Once upon a time….
Through a series of serendipitous events, we (Greg and Cindy) found each other while attending Bowling Green State University in Ohio. Cindy knew immediately that she was going to marry Greg. He was a little delayed in getting the message, but, eventually, came around, and they were married in 1979. A year later we moved to Spartanburg, SC, in order to be closer to Cindy’s family. In 1983 our daughter, Melissa, was born, and soon we found ourselves in Charlotte, NC, living the “American Dream”: house in the suburbs, decent jobs, our daughter in Catholic school. We had a wonderful community of friends and a great church community.
Cindy: I had always wanted to join the Peace Corps. I gave up that dream when we got married (well, I put the dream to sleep). I turned 40 years old, and the dream began to wake up and call to me again. Melissa came home from school one day and asked to which tropical island we were going for her spring break. I knew it was time for a “mission trip” somewhere where we could all learn, grow, and be challenged.
Greg: At this same time, Cindy and I both found ourselves disillusioned with the corporate “ladder-climbing”. We were ready for a change, and we decided that we were willing to risk our comfort and security for something that would bring more meaning than the style of life we were living. So, Cindy spearheaded the search…
In 1994, we accepted positions as houseparents for 4th grade Lakota children at St. Joseph’s Indian school in Chamberlain, South Dakota. It was an amazing year immersed in Native American spirituality. We fell in love with the culture, and our hearts were moved to compassion for the way our country has treated these beautiful people. We returned to Charlotte with a better understanding of and a renewed compassion for those who live in the shadows of our American culture. We became more involved in ministries serving the poor, the homeless, and those in prison.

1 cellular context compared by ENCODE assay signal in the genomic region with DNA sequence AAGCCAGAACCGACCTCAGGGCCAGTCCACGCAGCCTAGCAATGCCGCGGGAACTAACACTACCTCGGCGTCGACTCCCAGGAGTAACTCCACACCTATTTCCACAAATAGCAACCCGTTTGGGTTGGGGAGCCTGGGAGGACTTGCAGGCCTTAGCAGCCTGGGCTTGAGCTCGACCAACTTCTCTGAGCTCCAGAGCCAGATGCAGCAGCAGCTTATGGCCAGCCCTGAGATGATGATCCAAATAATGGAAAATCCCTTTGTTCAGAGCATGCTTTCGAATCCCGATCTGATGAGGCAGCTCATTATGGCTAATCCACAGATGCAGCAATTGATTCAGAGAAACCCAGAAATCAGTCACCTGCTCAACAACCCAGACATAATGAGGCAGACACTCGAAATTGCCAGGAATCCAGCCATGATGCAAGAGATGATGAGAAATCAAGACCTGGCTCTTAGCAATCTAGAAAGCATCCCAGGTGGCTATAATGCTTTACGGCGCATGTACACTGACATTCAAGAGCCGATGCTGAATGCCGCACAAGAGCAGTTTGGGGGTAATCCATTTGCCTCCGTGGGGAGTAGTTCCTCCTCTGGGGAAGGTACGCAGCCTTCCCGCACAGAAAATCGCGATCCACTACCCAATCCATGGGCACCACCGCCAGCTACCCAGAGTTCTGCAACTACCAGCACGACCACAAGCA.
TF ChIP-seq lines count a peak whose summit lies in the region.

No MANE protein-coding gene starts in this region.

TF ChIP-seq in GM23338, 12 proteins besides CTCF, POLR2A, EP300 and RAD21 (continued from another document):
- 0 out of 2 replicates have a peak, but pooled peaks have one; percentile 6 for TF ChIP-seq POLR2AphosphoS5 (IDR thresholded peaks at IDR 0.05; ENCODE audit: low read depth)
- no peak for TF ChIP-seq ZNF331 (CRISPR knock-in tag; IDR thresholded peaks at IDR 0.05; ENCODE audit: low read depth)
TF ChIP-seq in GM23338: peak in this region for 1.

In 2007, the “mission bug” struck again. We had been going yearly to a Haitian community in the Dominican Republic helping to build latrines. Melissa had graduated from college and was working and living on her own. God called us to work in the DR for a year with the religious Sisters who ran the mission school and clinic there. It was a quick decision, but everything fell into place, and soon we were heading to live on a tropical island building latrines and working in the community clinic.
It was the hardest year of our life. It was the best year of our life. We learned the value of living simply by living in community with 4 volunteers and 3 religious sisters. We learned gratitude for little blessings. We built relationships in the midst of a harsh lifestyle. We saw the teachings of Jesus come to life all around us and were challenged to live out those teachings in our day to day life. We had running water for few hours a week, and electricity came on for a short time each day. It was hot, uncomfortable and nothing was easy. We had no control over our life, we struggled with the language, and every day. We saw hunger, poverty and harsh living conditions beyond anything we had ever seen. And, so often, all we had was our hand to hold another’s.
We came home from that year forever changed! We both had a dream of a retreat house – a place where people could come and find peace in the midst of their busy lives – a safe place where people could come and ask the hard questions that may be challenging them, even those questions with no answers – a place that welcomed everyone!
In 2013, the dream came true when we were able to purchase a nearly 100-yr-old farmhouse with two living spaces and peaceful surroundings in Mint Hill.
And, so, The FARM at Mintwood was born…